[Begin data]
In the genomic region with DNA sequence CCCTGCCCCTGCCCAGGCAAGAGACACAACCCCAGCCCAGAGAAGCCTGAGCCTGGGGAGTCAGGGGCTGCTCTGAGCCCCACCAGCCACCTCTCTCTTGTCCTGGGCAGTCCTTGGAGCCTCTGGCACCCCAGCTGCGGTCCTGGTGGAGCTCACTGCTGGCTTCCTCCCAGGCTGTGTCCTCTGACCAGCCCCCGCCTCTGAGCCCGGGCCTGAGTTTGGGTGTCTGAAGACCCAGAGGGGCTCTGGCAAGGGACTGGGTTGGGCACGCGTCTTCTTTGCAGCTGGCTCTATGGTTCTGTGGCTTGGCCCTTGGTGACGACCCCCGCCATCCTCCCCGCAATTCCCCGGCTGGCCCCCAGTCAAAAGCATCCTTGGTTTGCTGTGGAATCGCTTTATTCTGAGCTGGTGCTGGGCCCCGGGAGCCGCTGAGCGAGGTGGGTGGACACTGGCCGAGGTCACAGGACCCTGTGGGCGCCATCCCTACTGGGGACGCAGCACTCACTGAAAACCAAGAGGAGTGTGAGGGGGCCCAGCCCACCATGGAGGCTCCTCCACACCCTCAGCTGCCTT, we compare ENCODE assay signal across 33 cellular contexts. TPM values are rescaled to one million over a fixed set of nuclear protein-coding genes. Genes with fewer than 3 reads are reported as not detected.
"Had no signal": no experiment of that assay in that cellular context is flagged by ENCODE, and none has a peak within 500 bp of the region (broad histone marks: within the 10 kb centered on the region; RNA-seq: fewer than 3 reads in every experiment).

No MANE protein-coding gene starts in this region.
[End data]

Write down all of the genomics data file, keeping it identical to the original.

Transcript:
In the genomic region with DNA sequence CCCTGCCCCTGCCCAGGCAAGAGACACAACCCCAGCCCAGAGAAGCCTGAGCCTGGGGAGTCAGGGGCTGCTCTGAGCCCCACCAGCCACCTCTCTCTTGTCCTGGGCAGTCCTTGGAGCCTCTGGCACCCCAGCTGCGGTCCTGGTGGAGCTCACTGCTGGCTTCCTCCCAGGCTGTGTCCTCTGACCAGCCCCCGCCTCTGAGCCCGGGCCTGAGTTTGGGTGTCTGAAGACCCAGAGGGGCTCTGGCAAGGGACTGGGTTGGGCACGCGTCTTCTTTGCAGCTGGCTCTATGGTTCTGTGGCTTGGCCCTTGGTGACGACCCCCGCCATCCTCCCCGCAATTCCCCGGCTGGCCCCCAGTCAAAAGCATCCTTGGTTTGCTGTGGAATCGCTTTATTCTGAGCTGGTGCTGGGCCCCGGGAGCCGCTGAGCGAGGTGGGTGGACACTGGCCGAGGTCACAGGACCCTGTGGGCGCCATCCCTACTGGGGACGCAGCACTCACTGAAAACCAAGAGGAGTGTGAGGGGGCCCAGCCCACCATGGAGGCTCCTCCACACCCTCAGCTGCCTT, we compare ENCODE assay signal across 33 cellular contexts. TPM values are rescaled to one million over a fixed set of nuclear protein-coding genes. Genes with fewer than 3 reads are reported as not detected.
"Had no signal": no experiment of that assay in that cellular context is flagged by ENCODE, and none has a peak within 500 bp of the region (broad histone marks: within the 10 kb centered on the region; RNA-seq: fewer than 3 reads in every experiment).

No MANE protein-coding gene starts in this region.